But even though Joel calls for public penance, he is not asking merely for ritual acts. He calls for true sorrow: “Rend your hearts, not your garments!” You see, in addition to temple sacrifices for sin, people would often engage in other theatrics to show just how serious they were about their repentance and they’d rend their garments—that is, tear them from top to bottom. That’s pretty dramatic, and I doubt any but the wealthy could afford to do it. Joel doesn’t want that nonsense. He wants true heartfelt repentance, and nothing more will do for a God who searches hearts and thoughts.

The responsorial psalm for this evening actually leaves out an important passage that clergy and religious often pray with Psalm 51, something very apropos for today: “For in sacrifice you take no delight, burnt offering from me you would refuse, my sacrifice, a contrite spirit. A humbled, contrite heart you will not spurn.”

In the Gospel of Matthew, Jesus is really addressing the same issue: ostentatious displays of righteousness: the public giving of alms for the purpose of gaining esteem in the eyes of others; making the worst of ones appearance when fasting so everyone knows just how much you’re suffering, and otherwise putting on a show.

When we take these ashes on our foreheads, we are not simply identifying culturally with the Church or putting on a show. We have an opportunity to enter into this season in a true spirit of repentance with the entire ekklesia—the whole Church. We do so together as a communion because all sin is communal. We have a messed up world out there, if the situation in the Crimea and Syria isn’t clear enough examples, not to mention the fact that we have human trafficking going on in our own back yard. Sin hurts all of us. And that is why we as a Church do penance and reparation together—to repair the damage that sin does to our world and to help Jesus complete the work that was done in Him through his sacrificial offering of love in which we’ll partake shortly. Take advantage of Lent this year and offer a contrite spirit and humbled, contrite heart to the savior who died for you.

Sunday, March 02, 2014

God-Shaped Hole in Us: Sunday: Eighth week in Ordinary Time—Cycle A

Isaiah 49: 14–15; 1 Cor. 4:1–5; Matt. 6:24–34

When my daughter was young, I developed a very acute sense of awareness of the sounds in our house. Prior to that, I never had a problem falling or staying asleep. But since I’ve become a father, I am ever attuned to what happens in and around my household or even a block away. That hasn’t changed since she has moved out of the house. I doubt my experience is very different from other parents. Our priorities change. We become less focused on ourselves and more focused on the well being of others. Sometimes our love for our families and neighbors costs us and effects our health and overall sense of well being.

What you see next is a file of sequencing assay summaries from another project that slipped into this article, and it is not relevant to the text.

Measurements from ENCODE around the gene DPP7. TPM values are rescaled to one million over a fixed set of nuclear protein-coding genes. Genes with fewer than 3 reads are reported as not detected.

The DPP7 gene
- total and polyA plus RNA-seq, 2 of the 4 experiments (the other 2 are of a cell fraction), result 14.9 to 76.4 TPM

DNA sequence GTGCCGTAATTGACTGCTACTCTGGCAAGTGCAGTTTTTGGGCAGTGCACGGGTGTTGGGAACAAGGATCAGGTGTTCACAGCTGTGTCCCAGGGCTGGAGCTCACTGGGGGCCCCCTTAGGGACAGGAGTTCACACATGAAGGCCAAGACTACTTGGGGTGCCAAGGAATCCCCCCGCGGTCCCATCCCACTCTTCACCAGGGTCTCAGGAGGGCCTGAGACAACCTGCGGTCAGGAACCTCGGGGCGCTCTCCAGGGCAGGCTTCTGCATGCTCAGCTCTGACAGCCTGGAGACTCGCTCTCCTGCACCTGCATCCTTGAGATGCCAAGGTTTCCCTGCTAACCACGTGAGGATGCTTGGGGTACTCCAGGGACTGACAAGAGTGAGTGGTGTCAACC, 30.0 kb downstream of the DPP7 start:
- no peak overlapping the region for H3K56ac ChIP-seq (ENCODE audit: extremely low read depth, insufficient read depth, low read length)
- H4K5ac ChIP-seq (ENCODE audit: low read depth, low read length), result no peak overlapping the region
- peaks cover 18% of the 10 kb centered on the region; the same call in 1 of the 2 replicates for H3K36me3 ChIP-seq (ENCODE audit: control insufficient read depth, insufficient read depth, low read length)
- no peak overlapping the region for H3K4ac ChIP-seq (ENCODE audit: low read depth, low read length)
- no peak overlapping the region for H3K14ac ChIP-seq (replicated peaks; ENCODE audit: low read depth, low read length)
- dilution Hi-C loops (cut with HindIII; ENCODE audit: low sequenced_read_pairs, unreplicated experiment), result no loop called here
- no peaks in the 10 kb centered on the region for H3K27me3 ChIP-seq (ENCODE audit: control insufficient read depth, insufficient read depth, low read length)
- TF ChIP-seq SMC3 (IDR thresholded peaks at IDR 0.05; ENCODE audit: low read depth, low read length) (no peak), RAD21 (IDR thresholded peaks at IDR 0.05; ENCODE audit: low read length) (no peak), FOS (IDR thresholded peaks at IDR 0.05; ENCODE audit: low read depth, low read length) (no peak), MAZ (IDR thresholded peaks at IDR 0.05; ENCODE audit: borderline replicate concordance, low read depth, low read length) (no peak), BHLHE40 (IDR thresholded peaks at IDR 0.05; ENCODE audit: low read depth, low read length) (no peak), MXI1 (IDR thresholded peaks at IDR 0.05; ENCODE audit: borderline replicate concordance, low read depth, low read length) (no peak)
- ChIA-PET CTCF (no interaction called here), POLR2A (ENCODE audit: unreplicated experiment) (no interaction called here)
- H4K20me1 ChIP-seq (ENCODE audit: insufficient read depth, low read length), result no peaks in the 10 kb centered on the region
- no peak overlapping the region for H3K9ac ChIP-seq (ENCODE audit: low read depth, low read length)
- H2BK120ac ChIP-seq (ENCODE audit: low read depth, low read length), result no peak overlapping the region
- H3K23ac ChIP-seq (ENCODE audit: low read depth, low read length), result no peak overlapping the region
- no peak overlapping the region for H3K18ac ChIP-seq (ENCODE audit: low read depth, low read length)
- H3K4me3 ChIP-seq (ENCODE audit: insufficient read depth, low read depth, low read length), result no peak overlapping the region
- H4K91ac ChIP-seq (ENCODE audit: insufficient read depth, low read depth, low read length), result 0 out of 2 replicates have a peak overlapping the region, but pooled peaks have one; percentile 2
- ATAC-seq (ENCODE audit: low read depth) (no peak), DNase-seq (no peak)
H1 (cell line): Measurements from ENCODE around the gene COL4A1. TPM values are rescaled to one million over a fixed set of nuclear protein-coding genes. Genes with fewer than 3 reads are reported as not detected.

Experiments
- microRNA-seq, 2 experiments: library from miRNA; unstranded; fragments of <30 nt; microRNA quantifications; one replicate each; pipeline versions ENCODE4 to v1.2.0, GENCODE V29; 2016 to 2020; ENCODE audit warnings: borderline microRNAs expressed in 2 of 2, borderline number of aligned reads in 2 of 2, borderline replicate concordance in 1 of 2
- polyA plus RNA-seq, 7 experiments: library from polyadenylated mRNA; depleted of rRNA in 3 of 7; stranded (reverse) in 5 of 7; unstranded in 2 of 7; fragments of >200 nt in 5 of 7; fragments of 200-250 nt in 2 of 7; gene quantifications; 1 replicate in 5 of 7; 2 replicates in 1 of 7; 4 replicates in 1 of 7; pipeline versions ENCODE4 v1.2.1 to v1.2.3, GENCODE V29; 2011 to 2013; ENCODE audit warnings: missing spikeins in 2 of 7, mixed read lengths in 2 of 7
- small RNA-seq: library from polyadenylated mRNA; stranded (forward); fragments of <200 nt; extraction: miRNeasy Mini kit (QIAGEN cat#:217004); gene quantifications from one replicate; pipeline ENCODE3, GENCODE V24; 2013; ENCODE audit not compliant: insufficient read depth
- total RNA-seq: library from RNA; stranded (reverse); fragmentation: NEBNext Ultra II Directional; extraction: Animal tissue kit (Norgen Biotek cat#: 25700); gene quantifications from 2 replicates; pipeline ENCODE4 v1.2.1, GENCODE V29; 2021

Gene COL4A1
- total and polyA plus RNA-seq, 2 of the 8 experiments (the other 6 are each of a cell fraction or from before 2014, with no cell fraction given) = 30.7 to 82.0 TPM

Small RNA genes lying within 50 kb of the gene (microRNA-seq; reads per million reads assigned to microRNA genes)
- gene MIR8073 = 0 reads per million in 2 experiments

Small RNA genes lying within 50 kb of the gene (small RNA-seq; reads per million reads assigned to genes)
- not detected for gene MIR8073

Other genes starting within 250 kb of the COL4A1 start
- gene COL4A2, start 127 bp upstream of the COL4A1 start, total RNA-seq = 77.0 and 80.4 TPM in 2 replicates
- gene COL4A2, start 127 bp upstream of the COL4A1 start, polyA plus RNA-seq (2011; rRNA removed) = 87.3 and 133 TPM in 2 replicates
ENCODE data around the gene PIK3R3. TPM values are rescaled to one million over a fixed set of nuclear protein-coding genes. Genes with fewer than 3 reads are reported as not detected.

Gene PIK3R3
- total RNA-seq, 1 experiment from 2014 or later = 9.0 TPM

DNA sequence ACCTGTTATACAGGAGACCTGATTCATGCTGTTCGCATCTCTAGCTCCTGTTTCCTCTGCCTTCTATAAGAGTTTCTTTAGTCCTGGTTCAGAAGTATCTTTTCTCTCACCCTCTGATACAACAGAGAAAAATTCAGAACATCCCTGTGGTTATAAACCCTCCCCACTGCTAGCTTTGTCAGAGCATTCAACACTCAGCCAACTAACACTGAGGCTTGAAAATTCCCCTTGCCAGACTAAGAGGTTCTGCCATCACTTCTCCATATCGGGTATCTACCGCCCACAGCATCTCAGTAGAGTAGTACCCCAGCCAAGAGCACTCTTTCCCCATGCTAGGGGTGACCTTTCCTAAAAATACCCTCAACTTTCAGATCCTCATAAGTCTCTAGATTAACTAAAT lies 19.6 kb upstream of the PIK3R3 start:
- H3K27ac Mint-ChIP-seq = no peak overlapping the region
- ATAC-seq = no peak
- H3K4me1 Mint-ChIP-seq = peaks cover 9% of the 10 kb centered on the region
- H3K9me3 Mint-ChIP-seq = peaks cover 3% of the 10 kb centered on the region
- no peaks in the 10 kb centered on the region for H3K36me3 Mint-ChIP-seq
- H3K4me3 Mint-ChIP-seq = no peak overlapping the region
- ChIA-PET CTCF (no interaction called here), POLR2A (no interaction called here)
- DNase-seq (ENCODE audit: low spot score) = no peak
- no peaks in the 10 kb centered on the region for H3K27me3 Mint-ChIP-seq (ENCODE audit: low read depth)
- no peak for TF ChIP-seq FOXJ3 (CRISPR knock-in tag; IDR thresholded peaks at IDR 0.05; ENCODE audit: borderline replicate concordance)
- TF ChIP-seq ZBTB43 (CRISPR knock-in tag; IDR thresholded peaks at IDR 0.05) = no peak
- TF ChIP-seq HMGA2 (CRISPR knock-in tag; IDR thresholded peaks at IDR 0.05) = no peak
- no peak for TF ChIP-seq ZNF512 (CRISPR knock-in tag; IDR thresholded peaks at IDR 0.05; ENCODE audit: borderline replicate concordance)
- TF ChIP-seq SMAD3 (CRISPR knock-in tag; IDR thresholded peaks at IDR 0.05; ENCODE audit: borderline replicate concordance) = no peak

For you young people who stay out really late or ignore the frantic calls and text messages to your cell phones, keeping your parents awake with concern, there’s no need for you to feel any remorse when you contemplate how they sacrifice their health and well being on your behalf. It’s all part of the joy of parenthood.

Now I’m framing the reflection this way not to lay a guilt trip on our young people. That’s just a happy accident of choosing this topic tonight.

But I want to emphasize what our first reading and gospel stress. We need to depend on our Father for what we need. We need to shake off what the world tries to sell us and to entrust our care to God. We need to put our trust in Him and not the passing things of this world.

Isaiah 49 recounts Israel’s lament that it has been abandoned by God, and I have no doubt that they felt that way! Isaiah’s prophecies were written over a long period of time. This particular passage from our readings today comes from the time of the Babylonian Captivity, when Israel would have been mourning the loss of the temple and exile from their home. But also in this part of Isaiah are the many allusions to the suffering servant and to the coming messiah. Jesus himself alludes to many of these passages, and the commentary in the Revised Standard Version of the bible mentions that some scholars go as far as to call Isaiah an evangelist—like Matthew, Mark, Luke, and John.